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    #1

    of/for

    Hi,

    Can someone please tell me which one is correct to say?

    There's no need of a book. - or - There's no need for a book.

    Aren't you in the mood of studying? - or - Aren't you in the mood of studying?

    Don't you have any plans of sleeping? - or - Don't you have any plans for sleeping?


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    #2

    Re: of/for

    Quote Originally Posted by Mister Nutty View Post
    Hi,

    Can someone please tell me which one is correct to say?

    There's no need of a book. - or - There's no need for a book. Either is fine.

    Aren't you in the mood of studying? - or - Aren't you in the mood for studying?

    Don't you have any plans of sleeping? - or - Don't you have any plans for sleeping? Either could be used.
    .

  1. banderas's Avatar
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    #3

    Re: of/for

    Quote Originally Posted by Mister Nutty View Post
    Hi,

    Can someone please tell me which one is correct to say?

    There's no need of a book. - or - There's no need for a book.

    Aren't you in the mood of studying? - or - Aren't you in the mood of studying?

    Don't you have any plans of sleeping? - or - Don't you have any plans for sleeping?
    I came across "need for" but there is also "to be in need of".
    Now something I am not 100% sure about:
    Plans for sleeping works and plans to sleep. Which is better? Or perhaps plans on sleeping? Any native?
    Last edited by banderas; 05-Jul-2008 at 01:30. Reason: typo

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    #4

    Re: of/for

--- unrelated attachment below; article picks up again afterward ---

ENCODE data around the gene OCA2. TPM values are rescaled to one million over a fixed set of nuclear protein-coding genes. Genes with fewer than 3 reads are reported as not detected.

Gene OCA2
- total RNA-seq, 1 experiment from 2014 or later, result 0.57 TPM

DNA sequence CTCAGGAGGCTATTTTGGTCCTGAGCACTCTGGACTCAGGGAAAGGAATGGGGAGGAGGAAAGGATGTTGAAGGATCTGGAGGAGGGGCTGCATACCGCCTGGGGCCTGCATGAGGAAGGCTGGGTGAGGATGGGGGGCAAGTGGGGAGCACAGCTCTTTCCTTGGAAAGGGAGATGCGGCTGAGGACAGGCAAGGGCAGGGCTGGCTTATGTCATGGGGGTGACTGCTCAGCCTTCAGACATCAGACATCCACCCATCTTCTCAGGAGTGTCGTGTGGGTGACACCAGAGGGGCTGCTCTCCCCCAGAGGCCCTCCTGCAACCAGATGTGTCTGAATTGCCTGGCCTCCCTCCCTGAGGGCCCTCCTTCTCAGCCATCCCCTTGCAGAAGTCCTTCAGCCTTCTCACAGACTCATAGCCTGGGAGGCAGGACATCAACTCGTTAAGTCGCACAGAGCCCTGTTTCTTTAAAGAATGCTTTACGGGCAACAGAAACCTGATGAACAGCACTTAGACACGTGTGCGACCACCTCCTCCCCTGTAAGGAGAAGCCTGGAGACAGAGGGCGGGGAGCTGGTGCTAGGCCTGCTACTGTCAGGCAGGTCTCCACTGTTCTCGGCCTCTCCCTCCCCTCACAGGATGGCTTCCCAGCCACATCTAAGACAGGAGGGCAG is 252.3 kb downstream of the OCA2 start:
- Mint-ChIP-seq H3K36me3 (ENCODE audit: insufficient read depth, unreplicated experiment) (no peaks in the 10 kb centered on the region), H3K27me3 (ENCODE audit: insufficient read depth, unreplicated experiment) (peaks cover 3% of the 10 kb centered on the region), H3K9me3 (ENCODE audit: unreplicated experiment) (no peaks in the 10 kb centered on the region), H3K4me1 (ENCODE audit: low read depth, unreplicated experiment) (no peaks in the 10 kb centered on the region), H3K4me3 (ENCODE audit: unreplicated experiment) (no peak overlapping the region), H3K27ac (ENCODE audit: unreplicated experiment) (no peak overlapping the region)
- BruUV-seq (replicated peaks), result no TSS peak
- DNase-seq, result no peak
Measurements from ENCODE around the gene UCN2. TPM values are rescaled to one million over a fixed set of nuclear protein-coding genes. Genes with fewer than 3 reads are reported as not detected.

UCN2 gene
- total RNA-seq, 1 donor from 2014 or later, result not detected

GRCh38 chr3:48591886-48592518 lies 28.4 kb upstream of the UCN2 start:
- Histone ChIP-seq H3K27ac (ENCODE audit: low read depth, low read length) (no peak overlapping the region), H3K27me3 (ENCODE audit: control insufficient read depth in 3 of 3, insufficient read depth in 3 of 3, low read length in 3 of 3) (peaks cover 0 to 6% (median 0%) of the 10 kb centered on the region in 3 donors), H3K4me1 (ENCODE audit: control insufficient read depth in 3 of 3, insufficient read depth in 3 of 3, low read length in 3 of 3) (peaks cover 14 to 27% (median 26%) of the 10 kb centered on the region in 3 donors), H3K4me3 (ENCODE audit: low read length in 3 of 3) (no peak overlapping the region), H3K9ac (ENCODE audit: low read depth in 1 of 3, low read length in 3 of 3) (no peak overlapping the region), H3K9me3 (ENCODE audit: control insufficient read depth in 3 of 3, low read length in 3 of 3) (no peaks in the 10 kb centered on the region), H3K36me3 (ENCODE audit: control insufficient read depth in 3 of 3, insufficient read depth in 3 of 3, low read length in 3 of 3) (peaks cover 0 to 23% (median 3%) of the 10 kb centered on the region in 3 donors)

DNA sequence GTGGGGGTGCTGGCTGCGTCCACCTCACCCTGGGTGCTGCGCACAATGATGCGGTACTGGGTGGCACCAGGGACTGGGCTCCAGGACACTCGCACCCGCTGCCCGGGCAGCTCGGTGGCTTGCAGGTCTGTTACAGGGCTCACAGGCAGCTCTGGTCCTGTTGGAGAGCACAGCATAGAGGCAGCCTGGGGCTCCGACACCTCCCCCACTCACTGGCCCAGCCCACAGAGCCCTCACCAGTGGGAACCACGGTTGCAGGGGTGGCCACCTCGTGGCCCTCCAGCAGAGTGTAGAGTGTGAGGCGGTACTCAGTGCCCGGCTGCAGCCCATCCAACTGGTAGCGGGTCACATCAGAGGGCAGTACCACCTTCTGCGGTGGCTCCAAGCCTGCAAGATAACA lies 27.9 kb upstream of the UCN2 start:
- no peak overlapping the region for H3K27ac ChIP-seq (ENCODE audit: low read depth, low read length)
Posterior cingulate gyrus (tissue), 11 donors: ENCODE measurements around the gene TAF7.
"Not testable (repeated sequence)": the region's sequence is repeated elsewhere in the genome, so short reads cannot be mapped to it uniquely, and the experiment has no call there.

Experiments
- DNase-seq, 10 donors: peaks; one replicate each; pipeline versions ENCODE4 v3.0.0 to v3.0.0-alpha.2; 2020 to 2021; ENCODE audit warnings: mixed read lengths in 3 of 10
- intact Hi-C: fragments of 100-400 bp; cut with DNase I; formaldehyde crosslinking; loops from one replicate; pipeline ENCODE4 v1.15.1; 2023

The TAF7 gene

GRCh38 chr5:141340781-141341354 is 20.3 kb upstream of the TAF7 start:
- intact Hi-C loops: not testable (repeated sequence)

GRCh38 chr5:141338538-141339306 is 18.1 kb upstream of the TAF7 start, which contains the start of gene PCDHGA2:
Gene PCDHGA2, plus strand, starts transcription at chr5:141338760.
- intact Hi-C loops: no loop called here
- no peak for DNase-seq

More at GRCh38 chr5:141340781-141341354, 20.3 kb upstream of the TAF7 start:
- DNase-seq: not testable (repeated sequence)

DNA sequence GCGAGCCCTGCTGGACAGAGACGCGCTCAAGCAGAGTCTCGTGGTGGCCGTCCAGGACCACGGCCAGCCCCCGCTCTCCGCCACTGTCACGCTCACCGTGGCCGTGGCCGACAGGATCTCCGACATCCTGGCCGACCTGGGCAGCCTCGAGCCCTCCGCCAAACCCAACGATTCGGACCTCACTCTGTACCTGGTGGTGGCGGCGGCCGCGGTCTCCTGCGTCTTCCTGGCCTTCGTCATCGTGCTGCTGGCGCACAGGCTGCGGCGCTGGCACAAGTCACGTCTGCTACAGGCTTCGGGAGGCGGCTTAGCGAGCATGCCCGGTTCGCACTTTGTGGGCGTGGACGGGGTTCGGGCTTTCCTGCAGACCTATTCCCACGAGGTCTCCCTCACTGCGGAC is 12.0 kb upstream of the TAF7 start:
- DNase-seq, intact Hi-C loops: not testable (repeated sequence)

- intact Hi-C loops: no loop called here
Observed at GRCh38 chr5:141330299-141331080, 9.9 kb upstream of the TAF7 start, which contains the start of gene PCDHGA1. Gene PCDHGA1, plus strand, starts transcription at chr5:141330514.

Thank you very much, Anglika.

    Quote Originally Posted by Anglika View Post
    There's no need of a book. - or - There's no need for a book. Either is fine. Isn't there any difference between their implications?


    Don't you have any plans of sleeping? - or - Don't you have any plans for sleeping? Either could be used. Do they both mean the same?

  2. Soup's Avatar
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    #5

    Re: of/for

    Nominal
    Ex: There is a requirement/need for teachers in this city.

    Verbal
    Ex: We require/are in need of teachers in this city.


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    #6

    Re: of/for

    Plans for sleeping works and plans to sleep. Which is better? Or perhaps plans on sleeping? Any native?

    "I hope you don't have any plans for sleeping here tonight, after how you treated me at the party!" (girlfriend/boyfriend row)

    "He's going to one of those rock concerts in a field and plans to sleep in a tent for a whole week."

    "He's working all hours on call at the hospital this weekend. He plans on sleeping (=getting some sleep)/plans on grabbing some sleep in between calls to see him through to Monday."

    The next question is, 'what is the difference that a different preposition is used'?
    Last edited by David L.; 05-Jul-2008 at 10:21.

  3. Soup's Avatar
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    #7

    Re: of/for

    Quote Originally Posted by David L. View Post
    The next question is, 'what is the difference that a different preposition is used'?
    What about?

    plan on + gerund = expect
    plan to + infinitive = expect
    plan for + gerund = make preparations for/prepare for the future

    Phrasal Verbs for ESL students to practice


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    #8

    Re: of/for

    What about?

    1. plan on + gerund = expect
    2 plan to + infinitive = expect
    3 plan for + gerund = make preparations for/prepare for the future


    <My suggestion would be for 2, that it is 'intends'
    He doesn't 'expect' = hope, anticipate as in 1
    He probably has already made preparations - he's going and knows what he is going to do sleeping-wise when he gets there. That's why mother or whoever is taken aback. So not 3.

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    #9

    Re: of/for

    Quote Originally Posted by Soup View Post
    What about?

    plan on + gerund = expect
    plan to + infinitive = expect
    plan for + gerund = make preparations for/prepare for the future

    Phrasal Verbs for ESL students to practice

    Great! You made it so clear and understandable. Thank you!

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